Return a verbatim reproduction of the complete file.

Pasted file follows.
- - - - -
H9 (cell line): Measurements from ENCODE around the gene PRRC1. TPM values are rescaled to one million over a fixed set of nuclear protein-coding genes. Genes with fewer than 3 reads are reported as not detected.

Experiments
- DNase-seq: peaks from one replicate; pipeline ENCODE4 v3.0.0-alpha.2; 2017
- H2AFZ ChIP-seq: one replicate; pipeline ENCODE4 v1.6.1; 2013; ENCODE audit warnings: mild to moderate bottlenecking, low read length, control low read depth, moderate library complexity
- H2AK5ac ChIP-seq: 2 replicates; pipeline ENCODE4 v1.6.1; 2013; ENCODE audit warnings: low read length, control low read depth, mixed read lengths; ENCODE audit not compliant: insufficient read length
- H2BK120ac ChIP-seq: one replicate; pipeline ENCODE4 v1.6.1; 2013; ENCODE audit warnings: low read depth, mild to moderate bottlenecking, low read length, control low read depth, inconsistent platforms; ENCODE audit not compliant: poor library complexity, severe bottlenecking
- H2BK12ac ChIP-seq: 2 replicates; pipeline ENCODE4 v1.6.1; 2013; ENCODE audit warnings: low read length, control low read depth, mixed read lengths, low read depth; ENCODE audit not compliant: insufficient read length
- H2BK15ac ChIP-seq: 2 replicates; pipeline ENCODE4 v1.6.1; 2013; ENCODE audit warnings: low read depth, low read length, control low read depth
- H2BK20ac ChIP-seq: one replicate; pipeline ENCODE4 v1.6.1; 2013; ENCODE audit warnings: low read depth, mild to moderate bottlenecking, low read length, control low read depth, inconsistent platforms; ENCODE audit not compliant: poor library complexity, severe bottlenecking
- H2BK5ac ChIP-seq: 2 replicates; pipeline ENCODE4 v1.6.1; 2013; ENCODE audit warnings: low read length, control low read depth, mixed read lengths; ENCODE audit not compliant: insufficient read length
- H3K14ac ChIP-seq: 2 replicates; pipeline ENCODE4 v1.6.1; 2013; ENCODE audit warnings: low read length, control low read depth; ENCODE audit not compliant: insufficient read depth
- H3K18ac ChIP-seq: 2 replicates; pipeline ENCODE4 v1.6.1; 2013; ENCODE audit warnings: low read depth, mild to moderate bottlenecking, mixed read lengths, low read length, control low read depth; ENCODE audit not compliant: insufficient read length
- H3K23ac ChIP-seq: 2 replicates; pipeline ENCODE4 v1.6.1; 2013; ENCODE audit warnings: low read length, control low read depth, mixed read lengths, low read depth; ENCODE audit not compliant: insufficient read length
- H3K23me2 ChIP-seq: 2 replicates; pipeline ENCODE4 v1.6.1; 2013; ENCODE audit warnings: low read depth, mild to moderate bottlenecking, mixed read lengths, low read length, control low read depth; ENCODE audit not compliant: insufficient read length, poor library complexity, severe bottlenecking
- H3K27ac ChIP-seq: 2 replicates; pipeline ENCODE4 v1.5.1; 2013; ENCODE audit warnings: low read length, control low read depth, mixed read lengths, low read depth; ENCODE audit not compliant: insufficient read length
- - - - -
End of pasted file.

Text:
H9 (cell line): Measurements from ENCODE around the gene PRRC1. TPM values are rescaled to one million over a fixed set of nuclear protein-coding genes. Genes with fewer than 3 reads are reported as not detected.

Experiments
- DNase-seq: peaks from one replicate; pipeline ENCODE4 v3.0.0-alpha.2; 2017
- H2AFZ ChIP-seq: one replicate; pipeline ENCODE4 v1.6.1; 2013; ENCODE audit warnings: mild to moderate bottlenecking, low read length, control low read depth, moderate library complexity
- H2AK5ac ChIP-seq: 2 replicates; pipeline ENCODE4 v1.6.1; 2013; ENCODE audit warnings: low read length, control low read depth, mixed read lengths; ENCODE audit not compliant: insufficient read length
- H2BK120ac ChIP-seq: one replicate; pipeline ENCODE4 v1.6.1; 2013; ENCODE audit warnings: low read depth, mild to moderate bottlenecking, low read length, control low read depth, inconsistent platforms; ENCODE audit not compliant: poor library complexity, severe bottlenecking
- H2BK12ac ChIP-seq: 2 replicates; pipeline ENCODE4 v1.6.1; 2013; ENCODE audit warnings: low read length, control low read depth, mixed read lengths, low read depth; ENCODE audit not compliant: insufficient read length
- H2BK15ac ChIP-seq: 2 replicates; pipeline ENCODE4 v1.6.1; 2013; ENCODE audit warnings: low read depth, low read length, control low read depth
- H2BK20ac ChIP-seq: one replicate; pipeline ENCODE4 v1.6.1; 2013; ENCODE audit warnings: low read depth, mild to moderate bottlenecking, low read length, control low read depth, inconsistent platforms; ENCODE audit not compliant: poor library complexity, severe bottlenecking
- H2BK5ac ChIP-seq: 2 replicates; pipeline ENCODE4 v1.6.1; 2013; ENCODE audit warnings: low read length, control low read depth, mixed read lengths; ENCODE audit not compliant: insufficient read length
- H3K14ac ChIP-seq: 2 replicates; pipeline ENCODE4 v1.6.1; 2013; ENCODE audit warnings: low read length, control low read depth; ENCODE audit not compliant: insufficient read depth
- H3K18ac ChIP-seq: 2 replicates; pipeline ENCODE4 v1.6.1; 2013; ENCODE audit warnings: low read depth, mild to moderate bottlenecking, mixed read lengths, low read length, control low read depth; ENCODE audit not compliant: insufficient read length
- H3K23ac ChIP-seq: 2 replicates; pipeline ENCODE4 v1.6.1; 2013; ENCODE audit warnings: low read length, control low read depth, mixed read lengths, low read depth; ENCODE audit not compliant: insufficient read length
- H3K23me2 ChIP-seq: 2 replicates; pipeline ENCODE4 v1.6.1; 2013; ENCODE audit warnings: low read depth, mild to moderate bottlenecking, mixed read lengths, low read length, control low read depth; ENCODE audit not compliant: insufficient read length, poor library complexity, severe bottlenecking
- H3K27ac ChIP-seq: 2 replicates; pipeline ENCODE4 v1.5.1; 2013; ENCODE audit warnings: low read length, control low read depth, mixed read lengths, low read depth; ENCODE audit not compliant: insufficient read length